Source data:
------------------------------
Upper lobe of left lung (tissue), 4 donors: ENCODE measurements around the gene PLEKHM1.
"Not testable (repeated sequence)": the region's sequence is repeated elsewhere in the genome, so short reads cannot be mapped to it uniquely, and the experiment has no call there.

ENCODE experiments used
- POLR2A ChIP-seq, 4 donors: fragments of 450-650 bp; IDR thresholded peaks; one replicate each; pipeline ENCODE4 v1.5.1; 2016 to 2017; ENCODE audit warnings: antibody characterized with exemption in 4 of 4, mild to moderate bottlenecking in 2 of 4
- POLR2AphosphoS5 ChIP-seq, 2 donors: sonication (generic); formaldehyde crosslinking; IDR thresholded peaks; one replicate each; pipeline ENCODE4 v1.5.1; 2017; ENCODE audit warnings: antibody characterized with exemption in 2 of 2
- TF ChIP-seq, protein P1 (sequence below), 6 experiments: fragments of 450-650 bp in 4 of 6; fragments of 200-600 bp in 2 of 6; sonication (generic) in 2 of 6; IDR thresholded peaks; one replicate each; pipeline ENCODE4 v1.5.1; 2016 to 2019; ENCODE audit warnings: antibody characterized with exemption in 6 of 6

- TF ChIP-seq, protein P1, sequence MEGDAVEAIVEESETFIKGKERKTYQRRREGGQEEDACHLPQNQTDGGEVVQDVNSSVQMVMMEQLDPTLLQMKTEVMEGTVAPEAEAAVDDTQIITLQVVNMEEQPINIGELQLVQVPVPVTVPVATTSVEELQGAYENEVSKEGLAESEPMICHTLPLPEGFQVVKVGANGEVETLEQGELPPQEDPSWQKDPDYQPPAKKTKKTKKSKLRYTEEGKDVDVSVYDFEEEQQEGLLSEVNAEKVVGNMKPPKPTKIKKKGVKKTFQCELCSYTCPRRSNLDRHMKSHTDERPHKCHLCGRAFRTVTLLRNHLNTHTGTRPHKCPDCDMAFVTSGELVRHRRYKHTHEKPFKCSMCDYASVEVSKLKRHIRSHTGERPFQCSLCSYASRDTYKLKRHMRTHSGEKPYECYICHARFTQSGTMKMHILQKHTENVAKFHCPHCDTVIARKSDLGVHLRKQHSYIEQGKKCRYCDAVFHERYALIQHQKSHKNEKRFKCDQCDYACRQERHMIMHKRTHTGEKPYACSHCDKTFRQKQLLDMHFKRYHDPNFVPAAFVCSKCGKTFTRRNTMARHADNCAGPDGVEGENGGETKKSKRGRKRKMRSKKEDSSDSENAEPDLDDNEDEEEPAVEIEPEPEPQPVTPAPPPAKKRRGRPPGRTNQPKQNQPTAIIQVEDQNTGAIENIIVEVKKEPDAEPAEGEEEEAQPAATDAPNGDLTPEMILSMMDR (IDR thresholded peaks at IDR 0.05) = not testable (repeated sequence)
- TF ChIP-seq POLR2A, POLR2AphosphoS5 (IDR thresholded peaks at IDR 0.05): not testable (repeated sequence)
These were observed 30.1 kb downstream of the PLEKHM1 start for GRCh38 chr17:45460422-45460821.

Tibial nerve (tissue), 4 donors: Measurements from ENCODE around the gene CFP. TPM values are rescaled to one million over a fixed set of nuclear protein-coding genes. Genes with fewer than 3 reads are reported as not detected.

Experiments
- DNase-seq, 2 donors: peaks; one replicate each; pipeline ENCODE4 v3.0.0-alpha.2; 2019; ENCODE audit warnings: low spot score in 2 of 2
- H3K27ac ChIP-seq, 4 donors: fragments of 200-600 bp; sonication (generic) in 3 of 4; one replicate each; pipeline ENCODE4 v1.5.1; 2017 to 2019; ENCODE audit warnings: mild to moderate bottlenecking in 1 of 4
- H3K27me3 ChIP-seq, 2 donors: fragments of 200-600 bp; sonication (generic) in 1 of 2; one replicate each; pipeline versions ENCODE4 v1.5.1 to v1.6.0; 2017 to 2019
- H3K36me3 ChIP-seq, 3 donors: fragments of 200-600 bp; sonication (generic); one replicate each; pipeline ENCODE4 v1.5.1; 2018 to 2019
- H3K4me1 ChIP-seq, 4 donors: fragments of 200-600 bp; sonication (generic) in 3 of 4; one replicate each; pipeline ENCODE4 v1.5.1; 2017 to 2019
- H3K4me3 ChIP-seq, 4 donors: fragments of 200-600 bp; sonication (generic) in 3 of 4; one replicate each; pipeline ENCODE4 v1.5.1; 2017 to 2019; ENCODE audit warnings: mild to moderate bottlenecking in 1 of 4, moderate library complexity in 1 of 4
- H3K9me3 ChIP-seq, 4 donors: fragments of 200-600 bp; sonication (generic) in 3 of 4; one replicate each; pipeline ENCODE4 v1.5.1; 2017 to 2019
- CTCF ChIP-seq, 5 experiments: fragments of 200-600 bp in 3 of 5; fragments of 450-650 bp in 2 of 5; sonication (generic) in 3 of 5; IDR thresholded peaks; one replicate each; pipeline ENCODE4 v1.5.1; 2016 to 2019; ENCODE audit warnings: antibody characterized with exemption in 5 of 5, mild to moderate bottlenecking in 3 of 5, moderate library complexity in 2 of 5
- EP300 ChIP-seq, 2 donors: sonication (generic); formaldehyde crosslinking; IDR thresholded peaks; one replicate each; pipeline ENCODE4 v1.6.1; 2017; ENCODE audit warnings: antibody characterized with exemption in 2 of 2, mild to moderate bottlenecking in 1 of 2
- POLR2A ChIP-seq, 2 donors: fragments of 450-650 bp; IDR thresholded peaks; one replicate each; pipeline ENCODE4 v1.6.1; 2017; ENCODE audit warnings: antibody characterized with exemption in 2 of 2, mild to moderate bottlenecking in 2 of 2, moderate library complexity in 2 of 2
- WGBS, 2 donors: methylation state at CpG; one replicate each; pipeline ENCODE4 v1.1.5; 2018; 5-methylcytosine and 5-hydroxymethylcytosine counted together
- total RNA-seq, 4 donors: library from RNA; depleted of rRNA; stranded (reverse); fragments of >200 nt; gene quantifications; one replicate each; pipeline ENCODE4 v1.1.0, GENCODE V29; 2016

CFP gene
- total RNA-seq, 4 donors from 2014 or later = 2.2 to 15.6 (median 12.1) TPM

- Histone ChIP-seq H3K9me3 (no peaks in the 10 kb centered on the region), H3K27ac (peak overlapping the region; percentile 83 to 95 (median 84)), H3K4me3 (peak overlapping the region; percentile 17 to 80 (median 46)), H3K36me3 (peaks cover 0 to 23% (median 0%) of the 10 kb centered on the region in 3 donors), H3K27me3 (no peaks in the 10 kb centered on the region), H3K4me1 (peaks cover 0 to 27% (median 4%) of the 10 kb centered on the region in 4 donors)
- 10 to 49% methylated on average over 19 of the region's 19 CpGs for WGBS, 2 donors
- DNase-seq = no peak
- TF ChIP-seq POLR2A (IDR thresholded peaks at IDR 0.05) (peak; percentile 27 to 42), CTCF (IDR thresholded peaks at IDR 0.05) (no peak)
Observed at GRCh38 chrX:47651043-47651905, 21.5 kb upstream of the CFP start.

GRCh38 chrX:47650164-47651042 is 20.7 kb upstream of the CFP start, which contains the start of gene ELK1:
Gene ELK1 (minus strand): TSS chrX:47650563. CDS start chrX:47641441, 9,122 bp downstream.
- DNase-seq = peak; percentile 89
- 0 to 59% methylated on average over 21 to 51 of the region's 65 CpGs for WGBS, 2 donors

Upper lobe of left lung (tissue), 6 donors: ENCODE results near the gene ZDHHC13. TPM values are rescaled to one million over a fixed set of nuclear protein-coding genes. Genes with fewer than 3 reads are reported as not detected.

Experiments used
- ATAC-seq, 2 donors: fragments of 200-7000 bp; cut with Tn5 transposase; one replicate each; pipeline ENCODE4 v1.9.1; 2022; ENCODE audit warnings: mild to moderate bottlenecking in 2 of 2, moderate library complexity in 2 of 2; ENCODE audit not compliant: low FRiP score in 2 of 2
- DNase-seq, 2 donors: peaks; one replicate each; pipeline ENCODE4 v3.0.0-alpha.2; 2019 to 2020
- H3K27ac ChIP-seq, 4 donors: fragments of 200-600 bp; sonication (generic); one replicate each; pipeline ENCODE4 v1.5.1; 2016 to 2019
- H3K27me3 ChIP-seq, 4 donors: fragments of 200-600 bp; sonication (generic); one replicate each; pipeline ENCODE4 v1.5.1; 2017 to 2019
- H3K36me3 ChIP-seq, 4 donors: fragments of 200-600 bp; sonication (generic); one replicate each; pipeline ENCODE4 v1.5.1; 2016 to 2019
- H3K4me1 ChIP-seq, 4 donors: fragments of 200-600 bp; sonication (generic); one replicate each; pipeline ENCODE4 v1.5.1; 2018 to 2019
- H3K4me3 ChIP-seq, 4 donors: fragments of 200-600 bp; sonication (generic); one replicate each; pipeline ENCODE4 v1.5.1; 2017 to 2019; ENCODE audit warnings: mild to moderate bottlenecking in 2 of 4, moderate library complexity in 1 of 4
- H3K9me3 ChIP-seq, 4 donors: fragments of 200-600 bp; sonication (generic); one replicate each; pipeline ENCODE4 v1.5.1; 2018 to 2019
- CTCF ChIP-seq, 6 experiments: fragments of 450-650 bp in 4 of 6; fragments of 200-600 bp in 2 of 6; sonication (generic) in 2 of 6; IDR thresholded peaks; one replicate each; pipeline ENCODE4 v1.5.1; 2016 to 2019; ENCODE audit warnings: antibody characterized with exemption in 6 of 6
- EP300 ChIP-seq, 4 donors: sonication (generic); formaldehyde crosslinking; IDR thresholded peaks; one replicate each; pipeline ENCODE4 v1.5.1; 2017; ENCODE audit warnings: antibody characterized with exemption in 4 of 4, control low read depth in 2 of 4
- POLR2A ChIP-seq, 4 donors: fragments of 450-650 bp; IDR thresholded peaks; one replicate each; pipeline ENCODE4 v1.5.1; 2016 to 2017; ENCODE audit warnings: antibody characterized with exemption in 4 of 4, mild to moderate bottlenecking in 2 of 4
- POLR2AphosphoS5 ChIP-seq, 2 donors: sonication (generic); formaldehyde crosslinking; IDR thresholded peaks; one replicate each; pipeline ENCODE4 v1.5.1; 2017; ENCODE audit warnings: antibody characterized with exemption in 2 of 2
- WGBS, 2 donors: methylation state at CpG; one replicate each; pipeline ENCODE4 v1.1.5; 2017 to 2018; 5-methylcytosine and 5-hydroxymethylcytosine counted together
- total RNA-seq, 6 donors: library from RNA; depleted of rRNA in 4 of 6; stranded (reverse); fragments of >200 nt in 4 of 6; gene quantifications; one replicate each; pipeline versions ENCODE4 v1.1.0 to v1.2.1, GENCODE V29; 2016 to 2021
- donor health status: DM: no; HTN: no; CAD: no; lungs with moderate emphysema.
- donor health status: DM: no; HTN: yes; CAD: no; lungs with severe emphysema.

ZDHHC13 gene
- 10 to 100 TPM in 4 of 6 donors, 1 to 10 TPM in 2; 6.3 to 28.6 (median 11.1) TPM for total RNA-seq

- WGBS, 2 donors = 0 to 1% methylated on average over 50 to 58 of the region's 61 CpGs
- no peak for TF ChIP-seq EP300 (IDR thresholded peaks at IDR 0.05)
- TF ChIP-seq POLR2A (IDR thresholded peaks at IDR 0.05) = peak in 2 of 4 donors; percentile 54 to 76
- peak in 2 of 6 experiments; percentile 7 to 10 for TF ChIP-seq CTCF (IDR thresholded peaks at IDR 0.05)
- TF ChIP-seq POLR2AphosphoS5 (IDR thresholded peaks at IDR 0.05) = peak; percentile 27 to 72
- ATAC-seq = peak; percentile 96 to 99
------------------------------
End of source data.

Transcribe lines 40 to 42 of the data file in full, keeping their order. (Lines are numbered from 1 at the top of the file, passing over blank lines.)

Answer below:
- H3K27me3 ChIP-seq, 4 donors: fragments of 200-600 bp; sonication (generic); one replicate each; pipeline ENCODE4 v1.5.1; 2017 to 2019
- H3K36me3 ChIP-seq, 4 donors: fragments of 200-600 bp; sonication (generic); one replicate each; pipeline ENCODE4 v1.5.1; 2016 to 2019
- H3K4me1 ChIP-seq, 4 donors: fragments of 200-600 bp; sonication (generic); one replicate each; pipeline ENCODE4 v1.5.1; 2018 to 2019